SCEC Award Number 16006 View PDF
Proposal Category Individual Proposal (Integration and Theory)
Proposal Title Seasonal stress modulation on active California fault structures
Name Organization
Roland Bürgmann University of California, Berkeley
Other Participants Chris Johnson (Ph.D. student)
Pierre Dutilleul (unpaid international collaborator, McGill University)
SCEC Priorities 2b, 2d, 2f SCEC Groups Seismology, Geodesy, SDOT
Report Due Date 03/15/2017 Date Report Submitted 07/04/2017
Project Abstract
In California, the accumulation of winter snowpack in the Sierra Nevada, water in lakes and reservoirs, and groundwater in basins follow the annual cycle of wet winters and dry summers. These seasonal changes in water storage produce elastic deformation of the Earth’s crust and micro-earthquakes appear to follow a subtle annual cycle, possibly in response to the water load. Previous studies posit that temperature, atmospheric pressure, or hydrologic changes may promote additional earthquakes above background levels. Here we use GPS vertical time series (2006 – 2015) to constrain models of monthly hydrospheric loading and compute stresses on faults throughout California, which can exceed 1kPa. Depending on fault geometry the addition or removal of water increases the Coulomb failure stress. The largest stress amplitudes are occurring on dipping reverse faults in the Coast Ranges and along the eastern Sierra Nevada range front. We analyze M≥2.0 earthquakes with known focal mechanisms in northern and central California to resolve fault normal and shear stresses for the focal geometry. Our results reveal more earthquakes occurring during slip-encouraging stress conditions and suggest that earthquake populations are modulated at periods of natural loading cycles, which promote failure by subtle stress changes. The most notable shear-stress change occurs on more shallowly dipping structures. However, vertically dipping strike-slip faults are common throughout California and experience smaller amplitude stress change but still exhibit positive correlation with seasonal loading cycles. Our analysis suggests the annual hydrologic cycle is a viable mechanism to promote earthquakes and provides new insight to fault mechanical properties.
Intellectual Merit We directly address the SCEC4 Research Priorities and Requirements by exploring the response of seismicity to a well-characterized periodic forcing function. While hydrological loads are not explicitly mentioned, this work addresses several of the problems in earthquake physics called out by SCEC4 including stress transfer, stress-mediated fault interactions and earthquake clustering, and causes and effects of transient deformations. We rely on CSM andthe CFM products, our own stress inversions, and catalogs of focal mechanisms to refine our analysis by considering where the transient stress cycles act in parallel with the background stress.
Broader Impacts The seismic hazards of active plate boundary faults will affect more individuals as the population of California continues to increase. This project improves our ability to characterize the time-dependent stresses on active faults in California by investigating the seismicity response to seasonal loading along the plate boundary. An improved understanding of earthquake physics to better characterize the effect of transient loading will lead to improved forecast models in future endeavors.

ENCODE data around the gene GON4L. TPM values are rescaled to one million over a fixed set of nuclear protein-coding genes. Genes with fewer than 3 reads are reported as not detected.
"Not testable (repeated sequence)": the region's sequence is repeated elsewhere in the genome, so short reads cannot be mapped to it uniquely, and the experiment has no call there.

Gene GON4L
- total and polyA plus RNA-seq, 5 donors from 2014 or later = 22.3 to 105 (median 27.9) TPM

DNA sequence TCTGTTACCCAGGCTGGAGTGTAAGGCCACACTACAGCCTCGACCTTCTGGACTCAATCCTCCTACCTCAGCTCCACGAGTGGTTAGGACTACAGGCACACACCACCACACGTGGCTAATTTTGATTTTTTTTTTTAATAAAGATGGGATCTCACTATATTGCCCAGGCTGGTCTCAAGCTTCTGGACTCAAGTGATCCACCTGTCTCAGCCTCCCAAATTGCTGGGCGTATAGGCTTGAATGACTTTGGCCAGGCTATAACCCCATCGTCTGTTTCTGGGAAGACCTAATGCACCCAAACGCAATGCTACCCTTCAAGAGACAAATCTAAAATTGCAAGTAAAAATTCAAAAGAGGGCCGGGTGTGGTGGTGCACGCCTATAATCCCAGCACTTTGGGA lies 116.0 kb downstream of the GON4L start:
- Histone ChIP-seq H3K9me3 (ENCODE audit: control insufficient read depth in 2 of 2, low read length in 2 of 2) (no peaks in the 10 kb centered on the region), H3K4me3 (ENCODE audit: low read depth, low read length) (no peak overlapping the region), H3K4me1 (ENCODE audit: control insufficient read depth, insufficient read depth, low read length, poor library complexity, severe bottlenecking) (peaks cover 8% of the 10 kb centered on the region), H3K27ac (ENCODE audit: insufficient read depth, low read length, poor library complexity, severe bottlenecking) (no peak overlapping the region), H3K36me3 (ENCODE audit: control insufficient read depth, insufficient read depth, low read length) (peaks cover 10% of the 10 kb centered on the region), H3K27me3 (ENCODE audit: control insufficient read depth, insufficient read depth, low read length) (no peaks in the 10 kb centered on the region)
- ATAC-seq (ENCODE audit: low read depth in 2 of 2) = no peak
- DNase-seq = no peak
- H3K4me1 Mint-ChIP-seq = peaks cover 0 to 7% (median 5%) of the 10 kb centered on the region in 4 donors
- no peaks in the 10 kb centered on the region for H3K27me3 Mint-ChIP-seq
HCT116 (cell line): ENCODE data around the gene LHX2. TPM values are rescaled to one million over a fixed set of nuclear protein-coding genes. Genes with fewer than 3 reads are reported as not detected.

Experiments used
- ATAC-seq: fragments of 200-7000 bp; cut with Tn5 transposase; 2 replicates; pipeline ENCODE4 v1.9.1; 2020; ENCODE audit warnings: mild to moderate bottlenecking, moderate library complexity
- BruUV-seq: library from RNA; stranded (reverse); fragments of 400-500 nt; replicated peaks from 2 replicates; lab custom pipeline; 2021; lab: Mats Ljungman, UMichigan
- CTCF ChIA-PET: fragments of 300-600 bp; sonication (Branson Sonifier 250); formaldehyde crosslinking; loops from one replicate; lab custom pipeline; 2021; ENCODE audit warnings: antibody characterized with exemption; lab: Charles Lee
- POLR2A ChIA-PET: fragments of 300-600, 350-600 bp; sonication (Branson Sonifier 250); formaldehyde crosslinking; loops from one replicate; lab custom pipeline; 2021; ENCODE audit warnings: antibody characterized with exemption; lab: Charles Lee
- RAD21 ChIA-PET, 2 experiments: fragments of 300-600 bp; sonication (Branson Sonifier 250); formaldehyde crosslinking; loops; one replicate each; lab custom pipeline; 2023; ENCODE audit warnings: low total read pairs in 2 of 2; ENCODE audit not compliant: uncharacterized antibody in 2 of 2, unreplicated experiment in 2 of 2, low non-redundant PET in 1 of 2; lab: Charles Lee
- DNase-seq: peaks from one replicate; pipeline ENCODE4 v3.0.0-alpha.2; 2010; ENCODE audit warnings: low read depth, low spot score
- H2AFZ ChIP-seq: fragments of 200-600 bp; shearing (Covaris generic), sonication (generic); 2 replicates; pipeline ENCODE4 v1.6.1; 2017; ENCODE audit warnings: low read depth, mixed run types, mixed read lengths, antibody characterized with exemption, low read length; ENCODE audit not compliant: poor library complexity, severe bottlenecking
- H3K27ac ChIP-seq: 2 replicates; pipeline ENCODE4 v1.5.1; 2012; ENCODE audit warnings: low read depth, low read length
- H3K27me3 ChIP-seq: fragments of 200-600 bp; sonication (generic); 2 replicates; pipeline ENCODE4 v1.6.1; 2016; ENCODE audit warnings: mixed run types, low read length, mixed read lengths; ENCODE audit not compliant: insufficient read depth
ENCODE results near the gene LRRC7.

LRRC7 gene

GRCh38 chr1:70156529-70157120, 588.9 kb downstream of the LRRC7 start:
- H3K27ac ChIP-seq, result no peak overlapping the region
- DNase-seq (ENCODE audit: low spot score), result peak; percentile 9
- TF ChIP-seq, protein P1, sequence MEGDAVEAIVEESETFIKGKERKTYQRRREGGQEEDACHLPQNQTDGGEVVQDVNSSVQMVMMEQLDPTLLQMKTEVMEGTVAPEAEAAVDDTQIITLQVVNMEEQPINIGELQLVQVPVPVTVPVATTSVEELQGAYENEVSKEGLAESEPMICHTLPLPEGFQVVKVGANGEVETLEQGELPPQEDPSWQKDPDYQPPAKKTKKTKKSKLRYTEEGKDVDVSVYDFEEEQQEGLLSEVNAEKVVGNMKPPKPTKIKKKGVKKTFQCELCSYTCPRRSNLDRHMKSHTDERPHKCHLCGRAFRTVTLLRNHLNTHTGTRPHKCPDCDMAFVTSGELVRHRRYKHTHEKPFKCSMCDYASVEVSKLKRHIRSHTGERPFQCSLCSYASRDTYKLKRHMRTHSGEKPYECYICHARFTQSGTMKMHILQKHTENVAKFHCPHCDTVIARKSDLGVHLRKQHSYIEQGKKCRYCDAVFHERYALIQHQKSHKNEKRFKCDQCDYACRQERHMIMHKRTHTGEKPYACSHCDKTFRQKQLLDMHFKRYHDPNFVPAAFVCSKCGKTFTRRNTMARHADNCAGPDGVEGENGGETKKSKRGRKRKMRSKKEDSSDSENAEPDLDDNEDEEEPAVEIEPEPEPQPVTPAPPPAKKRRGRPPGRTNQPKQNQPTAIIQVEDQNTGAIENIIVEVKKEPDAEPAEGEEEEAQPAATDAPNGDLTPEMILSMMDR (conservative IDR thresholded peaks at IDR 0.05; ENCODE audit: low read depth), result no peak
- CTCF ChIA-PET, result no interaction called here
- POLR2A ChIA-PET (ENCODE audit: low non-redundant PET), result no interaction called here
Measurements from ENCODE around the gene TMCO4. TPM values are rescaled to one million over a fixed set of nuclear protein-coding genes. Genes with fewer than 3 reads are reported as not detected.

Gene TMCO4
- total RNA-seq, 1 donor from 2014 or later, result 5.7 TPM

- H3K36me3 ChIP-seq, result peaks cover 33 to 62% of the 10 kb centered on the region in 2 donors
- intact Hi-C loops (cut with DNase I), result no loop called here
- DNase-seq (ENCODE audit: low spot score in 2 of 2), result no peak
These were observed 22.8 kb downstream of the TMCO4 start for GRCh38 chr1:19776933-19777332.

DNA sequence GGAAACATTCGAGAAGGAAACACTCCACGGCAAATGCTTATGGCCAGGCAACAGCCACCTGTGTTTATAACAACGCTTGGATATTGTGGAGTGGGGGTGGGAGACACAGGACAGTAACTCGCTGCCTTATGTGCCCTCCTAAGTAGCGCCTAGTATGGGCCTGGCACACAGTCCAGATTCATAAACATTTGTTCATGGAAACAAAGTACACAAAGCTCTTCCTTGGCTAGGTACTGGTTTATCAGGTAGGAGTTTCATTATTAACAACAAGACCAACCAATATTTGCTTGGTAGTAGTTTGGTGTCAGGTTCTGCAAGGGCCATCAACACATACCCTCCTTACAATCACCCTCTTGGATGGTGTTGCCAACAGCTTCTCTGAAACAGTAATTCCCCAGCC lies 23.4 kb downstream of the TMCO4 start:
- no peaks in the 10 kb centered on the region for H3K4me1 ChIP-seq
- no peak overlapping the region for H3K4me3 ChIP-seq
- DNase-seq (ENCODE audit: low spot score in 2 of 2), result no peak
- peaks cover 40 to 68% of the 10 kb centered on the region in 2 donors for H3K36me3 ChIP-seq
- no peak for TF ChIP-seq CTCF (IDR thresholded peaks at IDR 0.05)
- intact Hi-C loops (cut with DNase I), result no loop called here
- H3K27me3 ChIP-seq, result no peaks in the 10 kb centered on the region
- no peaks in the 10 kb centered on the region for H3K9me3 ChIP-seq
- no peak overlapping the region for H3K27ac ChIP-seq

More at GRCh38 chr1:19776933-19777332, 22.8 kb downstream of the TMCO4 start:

The project has supported a graduate student and fostered collaborations for that student with more senior members of the SCEC scientific community. The collaborations developed by young scientist is integral to the advancement of new ideas and research directions. The student supported by this project is also actively participating in the SCEC Community Geodetic Model initiative.
Portions of this work are now included in classroom lectures and lab components on topics of active tectonics and structural geology to further the understanding of fault mechanics and fault interaction. Additionally the material is presented to middle school aged students through a graduate student outreach program led by the SCEC supported graduate student. These outreach activities are designed to raise public awareness at a young age and provide a basic understanding of the geologic environment in which they live and what to do in the event of an earthquake.
Exemplary Figure Figure 2. Seasonal average peak-to-peak (A) shear and (B) normal stress changes resolved on the UCERF3 California statewide fault model. (C) The Coulomb stress using a friction coefficient of 0.1. (D) The Coulomb stress using a friction coefficient of 0.7. (E) The times series of Coulomb stress changes on the central San Andreas fault for friction coefficients of 0.0, 0.1, 0.4, 0.7. (F) The central San Andreas Fault estimated annual stress (dark gray line) with one standard deviation (grad shading) for the hydrological induced Coulomb (µ=0.4) stress change (blue line). Modified from Johnson et al. (2017).